What is “Baking” Your Makeup, and When Should You Do It?

What is “Baking” Your Makeup, and When Should You Do It?

If you’re dialed into the beauty world, chances are you’ve heard the term “baking.” It’s been a popular thing for the past few years, but it still seems to be a source of confusion if you’re not sure of the why and how.

So, who is baking right for? If you’re someone who has trouble with your concealer creasing or foundation sliding, or you need to set your makeup for a long time, be it a summer day out, a wedding (or both), this is a great technique for keeping your makeup in place.

Baking is a time-honored technique in the drag community (we have stolen SO MANY drag methods in modern makeup—contouring/highlighting among them—so, thank you, queens!!!), and sets makeup for a long night of dancing and sweating under hot lights. This method of setting uses a translucent powder to trap your body heat for 5-10 minutes and set your makeup in the most amazing way—hence the name “baking.” You’ll notice a difference as soon as you wipe away the excess powder that your makeup is matte, smooth and silky, and it’s not going anywhere.

How to bake:

All you need to bake is a translucent powder, your favorite foundation, and concealer.

First, make sure your under eye area is hydrated—I’m using this.

Next, apply your favorite concealer and foundation. I love this concealer from W3ll People, and apply it in kind of a triangle with the first point being my inner corner next to my eye, down to about halfway down my nose, and up to where the top of my ear meets my face. Then, I apply my foundation. I like to do foundation as a second step because I think it’s easier to make it really blend with the concealer.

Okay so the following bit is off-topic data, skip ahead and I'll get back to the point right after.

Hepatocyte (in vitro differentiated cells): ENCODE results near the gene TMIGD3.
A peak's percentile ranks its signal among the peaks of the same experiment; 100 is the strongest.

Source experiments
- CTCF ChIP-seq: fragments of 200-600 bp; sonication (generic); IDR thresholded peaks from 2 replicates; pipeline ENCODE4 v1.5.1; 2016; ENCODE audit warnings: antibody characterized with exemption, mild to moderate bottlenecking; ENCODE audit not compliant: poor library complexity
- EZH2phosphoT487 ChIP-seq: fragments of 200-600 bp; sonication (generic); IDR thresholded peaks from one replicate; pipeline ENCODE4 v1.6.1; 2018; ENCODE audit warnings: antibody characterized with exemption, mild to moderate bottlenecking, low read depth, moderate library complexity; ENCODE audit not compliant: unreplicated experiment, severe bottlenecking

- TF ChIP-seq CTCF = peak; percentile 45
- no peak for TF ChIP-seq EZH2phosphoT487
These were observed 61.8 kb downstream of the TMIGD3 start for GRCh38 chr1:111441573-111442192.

After you’ve got your concealer and foundation applied, dip a damp makeup sponge into your translucent powder and apply it where your makeup tends to slide or come off first. I do my undereye area, my chin, and a little in the middle of my brows, blending up to the forehead just slightly since that’s where I tend to lose my base first. Leave the powder on your face for about 5-7 minutes.

The last step is gently brushing off the translucent powder. Be sure to brush off as much as you can so you can avoid harsh lines or white spots. Sometimes I take a photo of my face with the flash on if I’m unsure of whether I got everything! You’ll be able to feel a difference immediately if you gently tap where you baked. xo, Keely

P.S. This beauty trend can look intimidating, but you get the hang of it after a few tries and it’s truly pretty easy and perfect for warm weather or long days.

Credits // Author and Photography: Keely Rust. Photos edited with A Color Story Desktop.

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